Despite optimism about global economy, IMF warns of pandemic poverty rise – dpa international

dpa

https://www.vanguardngr.com/2021/04/imf-ups-global-gdp-growth-forecast-warns-of-poverty-rise/

https://www.today.ng/business/economy/imf-global-gdp-growth-forecast-warns-poverty-rise-357030

Would-be shoppers in Castlebar in Ireland during the brief period between the country's 2nd and 3rd lockdowns. Retailers have suffered due to countries veering in and out of lockdown since the start of the pandemic (Simon Roughneen)

Would-be shoppers in Castlebar in Ireland during the brief period between the country’s 2nd and 3rd lockdowns. Retailers have suffered due to countries veering in and out of lockdown since the start of the pandemic (Simon Roughneen)

DUBLIN — The International Monetary Fund said on Tuesday the world economy could recover faster than expected this year, revising its January projection up by 0.5 percentage points to 6 per cent.

The United States and China, the world’s two biggest economies, are likely to grow by 6.4 per cent and 8.4 per cent in 2021, driving the global rebound if pandemic-related economic curbs can be rolled back, the IMF said in a report published on Tuesday.

But while “a way out of this health and economic crisis is increasingly visible,” according to the IMF’s Gita Gopinath, “divergent recovery paths” will likely result in increased poverty in so-called emerging markets and low-income countries, which could struggle to recover.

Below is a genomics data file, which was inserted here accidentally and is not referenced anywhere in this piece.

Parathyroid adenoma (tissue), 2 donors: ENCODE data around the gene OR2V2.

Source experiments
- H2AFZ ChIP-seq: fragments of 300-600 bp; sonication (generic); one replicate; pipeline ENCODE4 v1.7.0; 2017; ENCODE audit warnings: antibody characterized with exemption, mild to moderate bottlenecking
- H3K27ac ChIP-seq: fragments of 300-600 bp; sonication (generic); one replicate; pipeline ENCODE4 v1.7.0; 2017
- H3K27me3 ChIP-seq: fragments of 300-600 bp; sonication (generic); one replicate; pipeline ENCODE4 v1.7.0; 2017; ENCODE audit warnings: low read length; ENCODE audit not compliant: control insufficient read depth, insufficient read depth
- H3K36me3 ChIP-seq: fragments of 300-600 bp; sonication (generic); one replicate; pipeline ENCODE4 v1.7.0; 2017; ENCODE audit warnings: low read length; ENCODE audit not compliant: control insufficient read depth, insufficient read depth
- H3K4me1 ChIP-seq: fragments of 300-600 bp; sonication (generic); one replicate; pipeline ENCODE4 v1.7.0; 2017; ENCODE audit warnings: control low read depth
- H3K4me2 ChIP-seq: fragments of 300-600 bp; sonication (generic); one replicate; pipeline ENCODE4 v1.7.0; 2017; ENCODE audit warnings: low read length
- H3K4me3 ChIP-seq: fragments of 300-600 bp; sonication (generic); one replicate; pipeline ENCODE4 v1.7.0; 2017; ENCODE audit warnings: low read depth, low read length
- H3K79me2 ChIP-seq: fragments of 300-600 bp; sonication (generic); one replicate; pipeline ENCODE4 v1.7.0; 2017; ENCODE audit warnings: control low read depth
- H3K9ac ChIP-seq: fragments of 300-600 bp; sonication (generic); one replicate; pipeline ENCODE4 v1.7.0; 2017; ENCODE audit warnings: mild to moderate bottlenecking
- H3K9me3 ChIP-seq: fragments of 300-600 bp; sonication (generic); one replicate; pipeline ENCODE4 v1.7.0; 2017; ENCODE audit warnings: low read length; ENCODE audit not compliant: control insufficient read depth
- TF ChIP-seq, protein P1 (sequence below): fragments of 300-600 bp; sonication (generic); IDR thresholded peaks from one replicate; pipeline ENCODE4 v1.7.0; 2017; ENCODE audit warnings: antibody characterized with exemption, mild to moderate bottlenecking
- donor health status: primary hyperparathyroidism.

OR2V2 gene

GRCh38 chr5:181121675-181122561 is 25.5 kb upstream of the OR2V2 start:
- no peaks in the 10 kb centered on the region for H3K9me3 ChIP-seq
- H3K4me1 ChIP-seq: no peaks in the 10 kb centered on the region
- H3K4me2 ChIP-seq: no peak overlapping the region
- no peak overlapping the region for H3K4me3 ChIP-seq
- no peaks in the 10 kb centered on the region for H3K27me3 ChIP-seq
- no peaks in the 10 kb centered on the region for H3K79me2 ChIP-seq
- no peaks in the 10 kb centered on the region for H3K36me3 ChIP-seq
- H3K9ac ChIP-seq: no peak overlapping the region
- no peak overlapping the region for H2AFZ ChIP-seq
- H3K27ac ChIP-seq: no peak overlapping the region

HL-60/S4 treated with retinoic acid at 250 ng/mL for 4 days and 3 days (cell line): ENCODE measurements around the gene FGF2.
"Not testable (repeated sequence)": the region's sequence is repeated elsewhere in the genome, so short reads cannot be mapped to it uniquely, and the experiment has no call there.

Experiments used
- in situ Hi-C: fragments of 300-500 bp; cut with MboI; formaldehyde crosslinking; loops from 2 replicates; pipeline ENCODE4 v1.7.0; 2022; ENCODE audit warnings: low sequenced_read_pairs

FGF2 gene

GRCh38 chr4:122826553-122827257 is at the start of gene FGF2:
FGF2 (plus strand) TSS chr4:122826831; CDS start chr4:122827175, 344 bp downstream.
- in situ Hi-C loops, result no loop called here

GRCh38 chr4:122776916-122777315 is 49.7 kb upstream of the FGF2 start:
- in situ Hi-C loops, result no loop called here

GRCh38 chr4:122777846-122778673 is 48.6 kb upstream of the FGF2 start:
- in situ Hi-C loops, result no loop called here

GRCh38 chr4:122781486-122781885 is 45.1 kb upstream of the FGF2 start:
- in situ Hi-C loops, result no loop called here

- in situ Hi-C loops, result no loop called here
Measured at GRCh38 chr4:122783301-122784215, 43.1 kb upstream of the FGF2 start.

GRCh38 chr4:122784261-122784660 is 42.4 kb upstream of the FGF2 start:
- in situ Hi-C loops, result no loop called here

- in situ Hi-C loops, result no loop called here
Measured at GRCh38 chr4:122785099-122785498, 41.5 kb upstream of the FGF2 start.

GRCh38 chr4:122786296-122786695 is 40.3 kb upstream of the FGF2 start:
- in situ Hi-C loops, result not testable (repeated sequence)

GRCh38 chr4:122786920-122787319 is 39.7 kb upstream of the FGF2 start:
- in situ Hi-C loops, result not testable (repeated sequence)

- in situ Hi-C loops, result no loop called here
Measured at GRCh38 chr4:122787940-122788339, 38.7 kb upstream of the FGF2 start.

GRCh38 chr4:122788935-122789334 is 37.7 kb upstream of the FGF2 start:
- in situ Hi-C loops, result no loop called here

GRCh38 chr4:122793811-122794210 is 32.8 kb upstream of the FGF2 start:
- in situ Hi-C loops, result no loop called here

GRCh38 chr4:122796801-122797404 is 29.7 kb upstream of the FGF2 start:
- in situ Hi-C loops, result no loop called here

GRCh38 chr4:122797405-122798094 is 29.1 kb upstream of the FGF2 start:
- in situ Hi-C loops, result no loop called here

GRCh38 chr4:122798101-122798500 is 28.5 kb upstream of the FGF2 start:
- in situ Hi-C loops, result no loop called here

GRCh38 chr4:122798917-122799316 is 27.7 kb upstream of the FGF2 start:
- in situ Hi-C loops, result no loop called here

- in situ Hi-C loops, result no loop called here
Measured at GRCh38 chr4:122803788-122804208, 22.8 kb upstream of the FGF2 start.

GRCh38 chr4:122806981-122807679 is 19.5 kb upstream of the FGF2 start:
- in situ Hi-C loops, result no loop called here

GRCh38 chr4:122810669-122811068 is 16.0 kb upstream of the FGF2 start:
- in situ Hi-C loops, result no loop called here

Gopimath, the fund’s economic counsellor, estimated that while per-capita gross domestic product (GDP) in wealthier countries could fall by over 2 per cent by 2024, relative to pre-pandemic forecasts, the decline could top 5 per cent in poorer counterparts.

The IMF said the pandemic and related restrictions mean 95 million people could “have entered the ranks of the extreme poor in 2020,” after global GDP shrank by an estimated 3.3 per cent and left what the United Nations Conference on Trade and Development last month described as a 10-trillion-dollar hole in the global economy.

The contraction would have been greater without a late-year revival of merchandise trade, which the fund said has “returned to pre-pandemic levels.”

However, services trade “remains subdued,” the IMF said, with international travel at a near-standstill since March last year due to border closures, causing “particularly large” losses in tourism-dependent countries.

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